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Meet the PI Lecture January 6, 2017, 12:00 pm - 1:30 pm Starzl Biomedical Science Tower, Room S120

A New Map of the Road to Recovery in Schizophrenia


 Robert A. Sweet, MD 
 UPMC Endowed Professor in Psychiatric Neuroscience
 and Professor of Neurology
 University of Pittsburgh School of Medicine

 

 

 

 


Dr. Sweet is the UPMC Endowed Professor of Psychiatric Neuroscience and Professor of Neurology at the University of Pittsburgh. He also serves as the Director of the Clinical Core of the University of Pittsburgh Alzheimer Disease Research Center and directs the NIMH-funded postdoctoral training program emphasizing Translational Neuroscience Research: “Training for Transformative Discovery in Psychiatry”. In addition, Dr. Sweet is Co-Associate Director for Research at the Mental Illness Research, Education, and Clinical Center, VA Pittsburgh Healthcare System. Dr. Sweet is a former member of the Board of Directors for the American Association for Geriatric Psychiatry. Dr. Sweet’s honors include: Alpha Omega Alpha; Distinguished Teacher Award from Albany Medical College Department of Psychiatry; Scientist Development Award for Clinicians from the National Institute of Mental Health; Chair, Program Committee for the American Association for Geriatric Psychiatry 15th Annual Meeting; Fellow, American College of Neuropharmacology; Founding Member, International College of Geriatric Psychoneuropharmacology; First Place, 2002 Research Award in Psychogeriatrics from the International Psychogeriatric Association; Turken Lectureship from the Alzheimer’s Association of Los Angeles; Mentorship Award from the University of Pittsburgh Department of Psychiatry, and; American Association for Geriatric Psychiatry’s Distinguished Scientist Award. Dr. Sweet’s lab investigates the mechanisms leading to the joint liability to cognitive and psychotic symptoms in Alzheimer disease and schizophrenia, using a variety of approaches including genomic, human brain tissue, genetic animal model, and in vitro studies.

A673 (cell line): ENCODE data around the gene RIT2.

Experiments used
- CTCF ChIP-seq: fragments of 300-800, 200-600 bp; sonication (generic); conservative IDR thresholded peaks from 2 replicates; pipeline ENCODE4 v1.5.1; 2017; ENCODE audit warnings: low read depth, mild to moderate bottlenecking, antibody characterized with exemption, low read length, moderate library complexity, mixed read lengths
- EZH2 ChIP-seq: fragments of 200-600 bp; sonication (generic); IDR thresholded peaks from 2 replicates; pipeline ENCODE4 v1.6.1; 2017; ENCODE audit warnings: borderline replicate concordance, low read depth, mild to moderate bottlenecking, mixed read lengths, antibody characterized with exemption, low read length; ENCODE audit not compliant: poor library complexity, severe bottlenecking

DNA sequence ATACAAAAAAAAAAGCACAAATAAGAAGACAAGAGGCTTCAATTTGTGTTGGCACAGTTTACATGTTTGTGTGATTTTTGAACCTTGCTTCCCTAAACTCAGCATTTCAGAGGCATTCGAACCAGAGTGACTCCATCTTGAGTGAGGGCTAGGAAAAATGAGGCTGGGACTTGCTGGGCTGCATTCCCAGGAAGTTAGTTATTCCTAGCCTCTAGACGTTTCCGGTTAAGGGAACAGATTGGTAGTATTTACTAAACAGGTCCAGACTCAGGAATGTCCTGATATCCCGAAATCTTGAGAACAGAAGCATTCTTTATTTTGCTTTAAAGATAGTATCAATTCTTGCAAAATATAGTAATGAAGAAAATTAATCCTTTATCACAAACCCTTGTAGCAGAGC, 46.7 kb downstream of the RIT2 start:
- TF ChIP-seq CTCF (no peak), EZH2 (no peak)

Learning Objectives: At the conclusion of this lecture, participants will be able to:

  1. Describe the contribution of altered auditory processing to symptoms in schizophrenia.
  2. Identify molecular factors contributing to altered auditory cortex structure and function in schizophrenia.
  3. Describe the role of microtubule-associated proteins in synaptic impairments.

Continuing Education Credit:  The University of Pittsburgh School of Medicine is accredited by the Accreditation Council for Continuing Medical Education to provide continuing medical education for physicians.  The University of Pittsburgh School of Medicine designates this educational activity for a maximum of 1.5 AMA PRA Category 1 CreditsTM.  Each physician should only claim credit commensurate with the extent of their participation in the activity.  Other health care professionals are awarded .15 continuing education units (CEUs), which are equal to 1.5 contact hours.  In accordance with Accreditation Council for Continuing Medical Education requirements on disclosure, information about relationships of presenters with commercial interests (if any) will be included in materials which will be distributed at the time of the conference.  WPIC is approved by the American Psychological Association to offer continuing education for psychologists.  WPIC maintains responsibility for this program and its contents.  This program is being offered for 1.5 continuing education credits. 

For more information regarding this lecture, please contact Frances Patrick at patrickfm@upmc.edu